Sherry Rehman working on ridding Pak of fundamentalism through liberal resurgence

Saturday, January 29, 2011

KARACHI - Sherry Rehman, a progressive Pakistani parliamentarian attempting to amend the country’s controversial blasphemy laws, says she is working on a liberal resurgence there.

Rehman sees the current political crisis in Pakistan as the birth pangs of a new “left”- from peasant movements in the countryside to a resurgent urban civil society- with the power to reclaim political space from religious extremists in the country.

“It’s going to be a long haul but I don’t think it’s impossible. It just looks that way sometimes. If we are to live in Pakistan, to invest in Pakistan’s future, then we do have to think about how to find this glass half full,” the Christian Science Monitor quoted her, as saying in an exclusive interview.

A member of Pakistan’s parliament since 2002, Rehman has drafted a raft of bills to amend the country’s rape laws and outlaw sexual harassment in the work place.

She tabled an amendment to the blasphemy bill last year when the case of Aasia Bibi, a Pakistani-Christian woman facing the death penalty on charges of insulting the prophet Muhammad, came to prominence.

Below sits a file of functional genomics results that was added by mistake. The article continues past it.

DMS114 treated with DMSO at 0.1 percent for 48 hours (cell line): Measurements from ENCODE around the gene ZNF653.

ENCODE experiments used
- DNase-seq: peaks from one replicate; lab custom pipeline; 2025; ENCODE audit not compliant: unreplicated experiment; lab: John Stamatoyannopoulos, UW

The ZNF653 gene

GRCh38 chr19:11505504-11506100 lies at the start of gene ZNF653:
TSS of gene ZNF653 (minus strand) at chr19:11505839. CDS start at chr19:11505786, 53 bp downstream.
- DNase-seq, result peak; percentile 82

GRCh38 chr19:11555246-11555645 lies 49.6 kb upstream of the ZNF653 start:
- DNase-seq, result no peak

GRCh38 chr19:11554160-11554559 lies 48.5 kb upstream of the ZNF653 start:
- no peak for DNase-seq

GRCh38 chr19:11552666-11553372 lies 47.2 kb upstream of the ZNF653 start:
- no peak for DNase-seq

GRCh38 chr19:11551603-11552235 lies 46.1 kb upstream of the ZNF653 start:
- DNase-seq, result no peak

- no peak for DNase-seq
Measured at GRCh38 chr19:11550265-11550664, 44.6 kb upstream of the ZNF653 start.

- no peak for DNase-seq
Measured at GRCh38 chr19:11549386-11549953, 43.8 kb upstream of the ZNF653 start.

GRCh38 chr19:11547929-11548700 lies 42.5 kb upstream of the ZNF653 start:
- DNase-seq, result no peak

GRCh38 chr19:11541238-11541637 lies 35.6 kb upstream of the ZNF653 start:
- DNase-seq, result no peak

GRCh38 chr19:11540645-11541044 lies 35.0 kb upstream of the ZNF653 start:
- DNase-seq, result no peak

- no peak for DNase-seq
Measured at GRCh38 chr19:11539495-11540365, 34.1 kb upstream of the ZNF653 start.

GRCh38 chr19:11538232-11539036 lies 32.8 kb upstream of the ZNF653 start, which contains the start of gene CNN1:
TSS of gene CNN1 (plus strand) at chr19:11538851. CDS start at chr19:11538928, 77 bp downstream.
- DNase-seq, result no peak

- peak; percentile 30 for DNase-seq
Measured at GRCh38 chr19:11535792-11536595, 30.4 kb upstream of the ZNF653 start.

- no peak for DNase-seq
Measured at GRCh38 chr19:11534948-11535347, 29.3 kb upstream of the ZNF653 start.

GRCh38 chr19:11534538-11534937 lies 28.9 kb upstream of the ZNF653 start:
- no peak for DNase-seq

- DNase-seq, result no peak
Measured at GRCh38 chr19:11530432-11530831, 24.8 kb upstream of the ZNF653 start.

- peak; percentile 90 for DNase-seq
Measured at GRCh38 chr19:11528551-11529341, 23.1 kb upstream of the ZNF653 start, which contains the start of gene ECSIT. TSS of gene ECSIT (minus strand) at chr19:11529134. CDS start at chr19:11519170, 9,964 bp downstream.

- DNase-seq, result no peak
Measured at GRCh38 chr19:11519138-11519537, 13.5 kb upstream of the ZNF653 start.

However, some progressive allies criticised Rehman’s timing, given the strong emotions surrounding the case, and several religious parties carried out rallies and demonstrations to keep the blasphemy law intact.

“The religious parties love taking it outside on the streets,” where tensions boil over and rhetoric runs high, said Rehman. “They get disproportionate power there, and in parliament they are outnumbered. So it’s in their interests to keep it outside the political mainstream.”

In a sign of progress on the liberal resurgence front, she pointed out, an influential Karachi-based Imam who had brought a fatwa against Rehman after declaring her a non-Muslim was forced to back down after three alert citizens, responding to a Facebook petition, registered criminal charges against him.

If this cohort of increasingly vocal citizens can join hands with Pakistan’s progressive political parties, then moderate Pakistanis can rescue the nation from fundamentalists, she maintained.

While regaining ground from religious fundamentalists will be a long process, Rehman said, “We’re already seeing the beginning.” (ANI)

will not be displayed